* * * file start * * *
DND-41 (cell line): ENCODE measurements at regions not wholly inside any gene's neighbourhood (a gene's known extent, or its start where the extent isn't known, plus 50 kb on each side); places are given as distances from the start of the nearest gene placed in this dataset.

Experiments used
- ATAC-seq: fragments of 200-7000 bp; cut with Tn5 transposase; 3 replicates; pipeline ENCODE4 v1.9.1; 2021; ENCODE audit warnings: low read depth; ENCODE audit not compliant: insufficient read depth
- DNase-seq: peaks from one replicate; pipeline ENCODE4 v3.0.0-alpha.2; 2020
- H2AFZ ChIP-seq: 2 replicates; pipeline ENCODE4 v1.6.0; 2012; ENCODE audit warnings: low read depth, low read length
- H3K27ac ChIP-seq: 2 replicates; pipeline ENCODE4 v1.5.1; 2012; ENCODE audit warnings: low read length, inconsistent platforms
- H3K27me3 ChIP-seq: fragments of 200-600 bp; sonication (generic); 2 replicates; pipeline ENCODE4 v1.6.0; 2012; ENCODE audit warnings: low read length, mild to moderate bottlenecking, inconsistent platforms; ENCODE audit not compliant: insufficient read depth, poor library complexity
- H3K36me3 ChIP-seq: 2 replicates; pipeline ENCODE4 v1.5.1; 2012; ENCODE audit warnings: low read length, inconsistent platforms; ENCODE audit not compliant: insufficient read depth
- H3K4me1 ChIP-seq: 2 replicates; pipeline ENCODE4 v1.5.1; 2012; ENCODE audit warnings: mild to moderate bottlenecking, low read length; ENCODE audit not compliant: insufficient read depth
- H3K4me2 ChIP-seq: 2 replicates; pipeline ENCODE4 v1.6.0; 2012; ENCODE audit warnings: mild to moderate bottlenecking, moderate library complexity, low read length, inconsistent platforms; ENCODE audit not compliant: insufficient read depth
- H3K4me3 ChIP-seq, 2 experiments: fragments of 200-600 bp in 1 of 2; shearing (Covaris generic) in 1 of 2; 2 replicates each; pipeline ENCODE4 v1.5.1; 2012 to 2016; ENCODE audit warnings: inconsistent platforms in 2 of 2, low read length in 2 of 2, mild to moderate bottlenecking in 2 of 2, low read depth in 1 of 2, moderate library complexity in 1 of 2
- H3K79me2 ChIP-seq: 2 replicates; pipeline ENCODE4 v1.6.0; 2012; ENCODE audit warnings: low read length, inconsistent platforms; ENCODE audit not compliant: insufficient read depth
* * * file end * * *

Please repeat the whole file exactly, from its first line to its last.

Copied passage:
DND-41 (cell line): ENCODE measurements at regions not wholly inside any gene's neighbourhood (a gene's known extent, or its start where the extent isn't known, plus 50 kb on each side); places are given as distances from the start of the nearest gene placed in this dataset.

Experiments used
- ATAC-seq: fragments of 200-7000 bp; cut with Tn5 transposase; 3 replicates; pipeline ENCODE4 v1.9.1; 2021; ENCODE audit warnings: low read depth; ENCODE audit not compliant: insufficient read depth
- DNase-seq: peaks from one replicate; pipeline ENCODE4 v3.0.0-alpha.2; 2020
- H2AFZ ChIP-seq: 2 replicates; pipeline ENCODE4 v1.6.0; 2012; ENCODE audit warnings: low read depth, low read length
- H3K27ac ChIP-seq: 2 replicates; pipeline ENCODE4 v1.5.1; 2012; ENCODE audit warnings: low read length, inconsistent platforms
- H3K27me3 ChIP-seq: fragments of 200-600 bp; sonication (generic); 2 replicates; pipeline ENCODE4 v1.6.0; 2012; ENCODE audit warnings: low read length, mild to moderate bottlenecking, inconsistent platforms; ENCODE audit not compliant: insufficient read depth, poor library complexity
- H3K36me3 ChIP-seq: 2 replicates; pipeline ENCODE4 v1.5.1; 2012; ENCODE audit warnings: low read length, inconsistent platforms; ENCODE audit not compliant: insufficient read depth
- H3K4me1 ChIP-seq: 2 replicates; pipeline ENCODE4 v1.5.1; 2012; ENCODE audit warnings: mild to moderate bottlenecking, low read length; ENCODE audit not compliant: insufficient read depth
- H3K4me2 ChIP-seq: 2 replicates; pipeline ENCODE4 v1.6.0; 2012; ENCODE audit warnings: mild to moderate bottlenecking, moderate library complexity, low read length, inconsistent platforms; ENCODE audit not compliant: insufficient read depth
- H3K4me3 ChIP-seq, 2 experiments: fragments of 200-600 bp in 1 of 2; shearing (Covaris generic) in 1 of 2; 2 replicates each; pipeline ENCODE4 v1.5.1; 2012 to 2016; ENCODE audit warnings: inconsistent platforms in 2 of 2, low read length in 2 of 2, mild to moderate bottlenecking in 2 of 2, low read depth in 1 of 2, moderate library complexity in 1 of 2
- H3K79me2 ChIP-seq: 2 replicates; pipeline ENCODE4 v1.6.0; 2012; ENCODE audit warnings: low read length, inconsistent platforms; ENCODE audit not compliant: insufficient read depth